Figure 5. Route 93 bus route and minority population distribution within its service area.

In Conclusion…

Based on this analysis, the minority population living within a bus route’s service area is not representative of minority ridership on buses travelling along the route, so the MBTA should continue to use rider census data, instead of U.S. Census data, to estimate minority bus ridership. 

This study’s methodology could be improved by automating the network analyst tool for creating bus service areas. This way, the analysis could be carried out quickly on all bus routes, not only high ridership routes. Also, further analysis could explore alternative ways to select census block data within a .25 mile walkshed of a bus stop. The current analysis selects full census blocks with parts within the .25 mile walkshed, in an effort to avoid assuming even distribution of the minority population. Future analysis could examine the distribution of minority populations within census blocks to improve accuracy.

Future studies may also generate a way to predict minority bus ridership using U.S. Census minority percentages, by weighting each U.S. census block minority percentage based on the number of boardings at the stop within the block.  A future tool for predicting minority ridership based on U.S. Census minority population data could also identify and use other external factors that may affect minority ridership as well when generating a more accurate prediction. 

Finally, this study gives the MBTA a general understanding of the minority bus usage in non-minority residential corridors. This could help the MBTA make service improvements to improve access for these riders.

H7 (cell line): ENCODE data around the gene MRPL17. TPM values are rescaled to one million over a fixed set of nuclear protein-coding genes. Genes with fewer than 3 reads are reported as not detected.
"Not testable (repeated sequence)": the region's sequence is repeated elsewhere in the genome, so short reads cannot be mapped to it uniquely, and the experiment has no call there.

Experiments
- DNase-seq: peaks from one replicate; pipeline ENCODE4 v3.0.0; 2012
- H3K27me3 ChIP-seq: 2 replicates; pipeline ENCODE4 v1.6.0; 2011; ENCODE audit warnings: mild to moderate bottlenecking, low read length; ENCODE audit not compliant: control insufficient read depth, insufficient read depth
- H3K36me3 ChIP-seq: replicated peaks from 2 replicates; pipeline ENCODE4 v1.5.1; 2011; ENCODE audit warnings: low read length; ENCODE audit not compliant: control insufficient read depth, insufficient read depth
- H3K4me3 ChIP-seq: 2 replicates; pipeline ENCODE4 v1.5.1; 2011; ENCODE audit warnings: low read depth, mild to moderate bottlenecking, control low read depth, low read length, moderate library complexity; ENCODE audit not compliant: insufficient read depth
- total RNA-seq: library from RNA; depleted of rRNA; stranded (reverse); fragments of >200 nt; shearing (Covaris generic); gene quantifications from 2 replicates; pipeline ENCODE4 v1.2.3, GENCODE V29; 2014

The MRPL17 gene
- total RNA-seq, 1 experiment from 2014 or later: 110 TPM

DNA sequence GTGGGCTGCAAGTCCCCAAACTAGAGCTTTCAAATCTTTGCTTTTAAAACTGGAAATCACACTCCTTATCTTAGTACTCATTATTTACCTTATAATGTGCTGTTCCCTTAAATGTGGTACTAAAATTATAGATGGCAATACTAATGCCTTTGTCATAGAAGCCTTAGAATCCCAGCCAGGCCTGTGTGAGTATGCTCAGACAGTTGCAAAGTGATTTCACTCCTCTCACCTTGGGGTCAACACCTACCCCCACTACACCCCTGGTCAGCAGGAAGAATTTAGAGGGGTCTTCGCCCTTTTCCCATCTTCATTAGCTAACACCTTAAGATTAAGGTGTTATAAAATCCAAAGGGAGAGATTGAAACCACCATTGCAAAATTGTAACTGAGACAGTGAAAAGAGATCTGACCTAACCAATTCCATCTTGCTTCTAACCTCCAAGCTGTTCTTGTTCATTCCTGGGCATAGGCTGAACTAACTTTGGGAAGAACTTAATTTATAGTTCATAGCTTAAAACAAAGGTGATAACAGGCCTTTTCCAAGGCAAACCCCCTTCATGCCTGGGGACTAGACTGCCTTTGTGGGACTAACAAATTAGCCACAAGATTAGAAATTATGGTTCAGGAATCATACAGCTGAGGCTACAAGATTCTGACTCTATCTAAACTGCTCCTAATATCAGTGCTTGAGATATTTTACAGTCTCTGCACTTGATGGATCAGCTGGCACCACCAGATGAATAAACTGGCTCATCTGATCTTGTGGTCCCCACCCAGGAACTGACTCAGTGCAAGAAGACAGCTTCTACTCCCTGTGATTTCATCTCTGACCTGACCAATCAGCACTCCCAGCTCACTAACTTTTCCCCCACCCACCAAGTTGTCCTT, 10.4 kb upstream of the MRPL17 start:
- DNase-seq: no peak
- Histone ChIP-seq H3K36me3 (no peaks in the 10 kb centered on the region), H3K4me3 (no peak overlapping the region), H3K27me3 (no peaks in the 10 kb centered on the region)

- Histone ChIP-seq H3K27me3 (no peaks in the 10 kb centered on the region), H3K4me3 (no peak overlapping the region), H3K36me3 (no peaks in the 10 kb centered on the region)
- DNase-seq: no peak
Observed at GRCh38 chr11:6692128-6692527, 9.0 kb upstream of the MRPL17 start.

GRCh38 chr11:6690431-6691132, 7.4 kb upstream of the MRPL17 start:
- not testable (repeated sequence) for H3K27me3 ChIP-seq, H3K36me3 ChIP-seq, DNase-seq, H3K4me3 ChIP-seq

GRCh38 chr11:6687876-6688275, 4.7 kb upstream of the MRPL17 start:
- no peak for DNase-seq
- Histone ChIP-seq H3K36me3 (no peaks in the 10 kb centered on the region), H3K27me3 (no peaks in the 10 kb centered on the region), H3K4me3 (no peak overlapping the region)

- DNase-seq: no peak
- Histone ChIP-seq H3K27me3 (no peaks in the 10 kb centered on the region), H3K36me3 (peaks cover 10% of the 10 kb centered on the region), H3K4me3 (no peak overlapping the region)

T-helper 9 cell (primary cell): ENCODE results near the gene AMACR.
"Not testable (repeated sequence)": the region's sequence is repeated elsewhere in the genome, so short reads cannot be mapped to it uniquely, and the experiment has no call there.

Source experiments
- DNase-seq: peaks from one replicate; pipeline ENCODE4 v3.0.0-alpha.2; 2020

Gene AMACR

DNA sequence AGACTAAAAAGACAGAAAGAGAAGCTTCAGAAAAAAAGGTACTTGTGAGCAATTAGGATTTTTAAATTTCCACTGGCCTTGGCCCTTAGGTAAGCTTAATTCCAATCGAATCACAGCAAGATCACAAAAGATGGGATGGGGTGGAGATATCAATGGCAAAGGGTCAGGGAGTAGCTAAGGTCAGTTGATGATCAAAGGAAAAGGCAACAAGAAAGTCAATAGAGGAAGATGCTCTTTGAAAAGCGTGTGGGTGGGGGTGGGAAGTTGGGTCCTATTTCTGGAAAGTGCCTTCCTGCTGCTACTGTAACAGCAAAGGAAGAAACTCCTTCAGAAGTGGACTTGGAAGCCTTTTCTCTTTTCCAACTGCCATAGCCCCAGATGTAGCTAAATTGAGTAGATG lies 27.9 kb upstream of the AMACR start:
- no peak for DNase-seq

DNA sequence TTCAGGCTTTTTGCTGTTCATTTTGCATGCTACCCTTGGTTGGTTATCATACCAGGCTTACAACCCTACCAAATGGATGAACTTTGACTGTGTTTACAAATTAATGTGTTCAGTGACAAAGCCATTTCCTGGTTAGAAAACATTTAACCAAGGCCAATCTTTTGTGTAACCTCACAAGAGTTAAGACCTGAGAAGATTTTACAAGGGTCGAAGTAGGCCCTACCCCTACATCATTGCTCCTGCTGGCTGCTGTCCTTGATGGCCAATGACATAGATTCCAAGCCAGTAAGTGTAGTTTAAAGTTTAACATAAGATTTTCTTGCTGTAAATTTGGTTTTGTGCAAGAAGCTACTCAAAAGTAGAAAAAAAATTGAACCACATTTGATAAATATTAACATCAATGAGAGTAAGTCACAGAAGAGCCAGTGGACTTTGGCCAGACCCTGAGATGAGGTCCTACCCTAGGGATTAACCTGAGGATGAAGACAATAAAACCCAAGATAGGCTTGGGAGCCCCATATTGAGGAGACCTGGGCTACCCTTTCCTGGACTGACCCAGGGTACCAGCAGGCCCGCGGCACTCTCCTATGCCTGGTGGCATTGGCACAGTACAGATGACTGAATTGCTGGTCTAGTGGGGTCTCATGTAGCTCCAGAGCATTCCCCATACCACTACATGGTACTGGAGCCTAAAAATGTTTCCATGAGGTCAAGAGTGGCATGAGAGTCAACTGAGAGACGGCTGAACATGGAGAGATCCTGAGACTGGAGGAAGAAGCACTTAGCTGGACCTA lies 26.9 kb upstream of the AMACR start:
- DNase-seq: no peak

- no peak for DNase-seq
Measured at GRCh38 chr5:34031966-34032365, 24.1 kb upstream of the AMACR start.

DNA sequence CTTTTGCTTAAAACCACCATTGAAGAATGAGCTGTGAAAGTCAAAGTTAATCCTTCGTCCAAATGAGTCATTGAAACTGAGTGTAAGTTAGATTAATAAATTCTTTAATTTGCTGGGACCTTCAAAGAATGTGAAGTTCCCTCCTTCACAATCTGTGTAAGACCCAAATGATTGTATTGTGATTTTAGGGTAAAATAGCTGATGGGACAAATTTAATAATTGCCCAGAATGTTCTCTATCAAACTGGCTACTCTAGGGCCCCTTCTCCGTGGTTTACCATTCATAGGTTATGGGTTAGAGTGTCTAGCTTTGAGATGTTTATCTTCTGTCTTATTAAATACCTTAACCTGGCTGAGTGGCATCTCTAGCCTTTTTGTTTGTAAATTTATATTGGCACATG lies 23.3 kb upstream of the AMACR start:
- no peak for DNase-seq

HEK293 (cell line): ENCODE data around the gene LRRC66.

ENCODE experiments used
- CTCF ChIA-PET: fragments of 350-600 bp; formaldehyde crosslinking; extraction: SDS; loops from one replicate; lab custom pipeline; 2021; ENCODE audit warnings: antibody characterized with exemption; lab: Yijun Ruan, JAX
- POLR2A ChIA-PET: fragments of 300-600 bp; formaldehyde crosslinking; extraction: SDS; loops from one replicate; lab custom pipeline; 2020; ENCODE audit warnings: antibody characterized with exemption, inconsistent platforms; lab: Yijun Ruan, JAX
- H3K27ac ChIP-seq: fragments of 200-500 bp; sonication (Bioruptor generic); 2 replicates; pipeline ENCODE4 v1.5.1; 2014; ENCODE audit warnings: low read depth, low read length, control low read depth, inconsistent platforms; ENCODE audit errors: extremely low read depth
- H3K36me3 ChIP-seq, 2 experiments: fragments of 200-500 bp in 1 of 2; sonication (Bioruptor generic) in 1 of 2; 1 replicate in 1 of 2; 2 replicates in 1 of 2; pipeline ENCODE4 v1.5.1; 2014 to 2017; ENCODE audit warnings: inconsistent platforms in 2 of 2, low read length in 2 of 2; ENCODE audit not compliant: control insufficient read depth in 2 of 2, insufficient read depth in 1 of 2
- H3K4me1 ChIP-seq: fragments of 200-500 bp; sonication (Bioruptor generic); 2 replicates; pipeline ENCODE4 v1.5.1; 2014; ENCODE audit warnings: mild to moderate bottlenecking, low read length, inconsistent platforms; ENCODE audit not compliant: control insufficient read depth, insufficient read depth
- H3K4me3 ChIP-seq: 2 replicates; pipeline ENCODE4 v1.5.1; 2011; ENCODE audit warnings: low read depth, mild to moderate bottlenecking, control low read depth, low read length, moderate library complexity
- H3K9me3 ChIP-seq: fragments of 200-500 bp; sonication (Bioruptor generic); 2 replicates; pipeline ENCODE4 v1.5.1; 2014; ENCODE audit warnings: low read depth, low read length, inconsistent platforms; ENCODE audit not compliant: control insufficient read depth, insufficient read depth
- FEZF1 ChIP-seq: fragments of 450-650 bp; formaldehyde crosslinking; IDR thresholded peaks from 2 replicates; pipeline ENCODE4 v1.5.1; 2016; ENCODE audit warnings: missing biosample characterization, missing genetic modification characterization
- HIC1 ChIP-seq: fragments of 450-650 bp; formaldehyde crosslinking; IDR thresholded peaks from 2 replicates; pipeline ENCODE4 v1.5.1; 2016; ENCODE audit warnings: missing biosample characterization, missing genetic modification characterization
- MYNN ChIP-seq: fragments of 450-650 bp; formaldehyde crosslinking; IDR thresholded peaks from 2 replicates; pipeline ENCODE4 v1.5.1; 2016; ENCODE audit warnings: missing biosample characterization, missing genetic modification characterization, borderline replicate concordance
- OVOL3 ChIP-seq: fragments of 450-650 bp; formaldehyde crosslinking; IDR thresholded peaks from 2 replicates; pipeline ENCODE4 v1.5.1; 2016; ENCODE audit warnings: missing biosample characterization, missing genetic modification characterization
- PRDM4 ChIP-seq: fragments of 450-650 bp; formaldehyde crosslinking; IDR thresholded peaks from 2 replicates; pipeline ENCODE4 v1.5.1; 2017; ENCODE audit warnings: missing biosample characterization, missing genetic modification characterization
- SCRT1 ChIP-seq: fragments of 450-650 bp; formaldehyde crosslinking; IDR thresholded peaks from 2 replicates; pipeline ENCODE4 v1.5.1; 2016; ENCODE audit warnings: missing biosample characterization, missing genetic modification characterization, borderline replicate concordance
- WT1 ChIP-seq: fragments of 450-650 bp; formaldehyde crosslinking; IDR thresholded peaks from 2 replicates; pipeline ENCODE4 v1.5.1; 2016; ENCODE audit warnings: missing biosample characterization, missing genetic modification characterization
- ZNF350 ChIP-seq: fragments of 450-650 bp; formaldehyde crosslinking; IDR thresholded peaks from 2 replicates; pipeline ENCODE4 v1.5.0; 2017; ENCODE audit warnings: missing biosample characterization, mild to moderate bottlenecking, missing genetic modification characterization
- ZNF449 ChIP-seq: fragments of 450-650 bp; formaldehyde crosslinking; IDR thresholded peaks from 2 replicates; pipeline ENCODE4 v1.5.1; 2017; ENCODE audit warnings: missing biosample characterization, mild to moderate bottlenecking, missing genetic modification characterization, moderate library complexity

How one-time events like parades and the calendar influences ridership numbers

The MBTA is constantly working to improve its data quality, especially the data generated by our train tracking systems. Better data quality means more accurate customer information and measurements of our performance that more accurately reflect passenger experiences.  But this means that there will be discontinuities in our performance measures based on improvements to the underlying data, not based on changes in performance. This post explains a change we just made to Green Line data that impacts our performance measures.

Our data comes from many underlying systems and as we upgrade those systems, we are able to release new data feeds. In previous posts, we’ve explained how the MBTA tracks vehicles both in general and on the Green Line. The existing software is a legacy codebase that was built in-house. It is functional for the basic application of providing subway predictions, but design decisions made during the initial development have made it difficult or impossible to add new features or improve existing data quality.

We are in the process of replacing the software in order to add new features and improve the accuracy of our predictions. We went live with the Green Line portion of the update on February 8, and are continuing to work on updating the software for heavy rail (Red, Orange and Blue lines).